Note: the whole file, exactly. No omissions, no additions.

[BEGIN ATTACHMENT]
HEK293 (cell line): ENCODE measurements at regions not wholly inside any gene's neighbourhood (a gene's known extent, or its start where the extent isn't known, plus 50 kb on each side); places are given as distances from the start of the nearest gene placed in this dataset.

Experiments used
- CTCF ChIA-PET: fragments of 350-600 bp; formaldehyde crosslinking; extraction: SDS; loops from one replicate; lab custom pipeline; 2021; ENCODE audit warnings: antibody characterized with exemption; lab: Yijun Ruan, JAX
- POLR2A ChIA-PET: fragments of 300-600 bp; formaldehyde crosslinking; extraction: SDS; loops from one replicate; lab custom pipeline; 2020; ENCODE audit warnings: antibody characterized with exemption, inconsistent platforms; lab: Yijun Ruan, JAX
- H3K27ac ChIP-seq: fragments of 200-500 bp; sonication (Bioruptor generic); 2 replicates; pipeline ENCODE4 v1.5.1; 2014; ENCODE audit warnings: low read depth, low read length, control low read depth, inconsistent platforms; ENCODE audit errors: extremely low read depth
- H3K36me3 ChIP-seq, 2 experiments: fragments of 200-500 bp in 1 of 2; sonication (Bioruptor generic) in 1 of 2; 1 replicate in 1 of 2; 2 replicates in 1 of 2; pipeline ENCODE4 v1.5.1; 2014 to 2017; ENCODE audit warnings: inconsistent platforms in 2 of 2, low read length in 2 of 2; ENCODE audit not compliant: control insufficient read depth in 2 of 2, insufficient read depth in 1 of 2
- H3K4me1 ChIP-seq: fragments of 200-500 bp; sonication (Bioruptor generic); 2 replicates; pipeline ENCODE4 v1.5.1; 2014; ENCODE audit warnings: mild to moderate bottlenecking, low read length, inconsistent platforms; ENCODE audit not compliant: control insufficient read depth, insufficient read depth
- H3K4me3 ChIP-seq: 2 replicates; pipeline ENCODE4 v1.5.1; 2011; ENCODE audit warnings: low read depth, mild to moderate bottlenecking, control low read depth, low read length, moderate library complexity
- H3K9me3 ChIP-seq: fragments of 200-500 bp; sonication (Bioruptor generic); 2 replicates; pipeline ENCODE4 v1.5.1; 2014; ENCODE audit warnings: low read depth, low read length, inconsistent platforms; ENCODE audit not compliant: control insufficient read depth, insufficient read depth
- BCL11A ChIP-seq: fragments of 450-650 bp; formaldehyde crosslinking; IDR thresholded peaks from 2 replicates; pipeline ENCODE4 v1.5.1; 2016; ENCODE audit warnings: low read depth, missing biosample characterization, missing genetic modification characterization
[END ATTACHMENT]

HEK293 (cell line): ENCODE measurements at regions not wholly inside any gene's neighbourhood (a gene's known extent, or its start where the extent isn't known, plus 50 kb on each side); places are given as distances from the start of the nearest gene placed in this dataset.

Experiments used
- CTCF ChIA-PET: fragments of 350-600 bp; formaldehyde crosslinking; extraction: SDS; loops from one replicate; lab custom pipeline; 2021; ENCODE audit warnings: antibody characterized with exemption; lab: Yijun Ruan, JAX
- POLR2A ChIA-PET: fragments of 300-600 bp; formaldehyde crosslinking; extraction: SDS; loops from one replicate; lab custom pipeline; 2020; ENCODE audit warnings: antibody characterized with exemption, inconsistent platforms; lab: Yijun Ruan, JAX
- H3K27ac ChIP-seq: fragments of 200-500 bp; sonication (Bioruptor generic); 2 replicates; pipeline ENCODE4 v1.5.1; 2014; ENCODE audit warnings: low read depth, low read length, control low read depth, inconsistent platforms; ENCODE audit errors: extremely low read depth
- H3K36me3 ChIP-seq, 2 experiments: fragments of 200-500 bp in 1 of 2; sonication (Bioruptor generic) in 1 of 2; 1 replicate in 1 of 2; 2 replicates in 1 of 2; pipeline ENCODE4 v1.5.1; 2014 to 2017; ENCODE audit warnings: inconsistent platforms in 2 of 2, low read length in 2 of 2; ENCODE audit not compliant: control insufficient read depth in 2 of 2, insufficient read depth in 1 of 2
- H3K4me1 ChIP-seq: fragments of 200-500 bp; sonication (Bioruptor generic); 2 replicates; pipeline ENCODE4 v1.5.1; 2014; ENCODE audit warnings: mild to moderate bottlenecking, low read length, inconsistent platforms; ENCODE audit not compliant: control insufficient read depth, insufficient read depth
- H3K4me3 ChIP-seq: 2 replicates; pipeline ENCODE4 v1.5.1; 2011; ENCODE audit warnings: low read depth, mild to moderate bottlenecking, control low read depth, low read length, moderate library complexity
- H3K9me3 ChIP-seq: fragments of 200-500 bp; sonication (Bioruptor generic); 2 replicates; pipeline ENCODE4 v1.5.1; 2014; ENCODE audit warnings: low read depth, low read length, inconsistent platforms; ENCODE audit not compliant: control insufficient read depth, insufficient read depth
- BCL11A ChIP-seq: fragments of 450-650 bp; formaldehyde crosslinking; IDR thresholded peaks from 2 replicates; pipeline ENCODE4 v1.5.1; 2016; ENCODE audit warnings: low read depth, missing biosample characterization, missing genetic modification characterization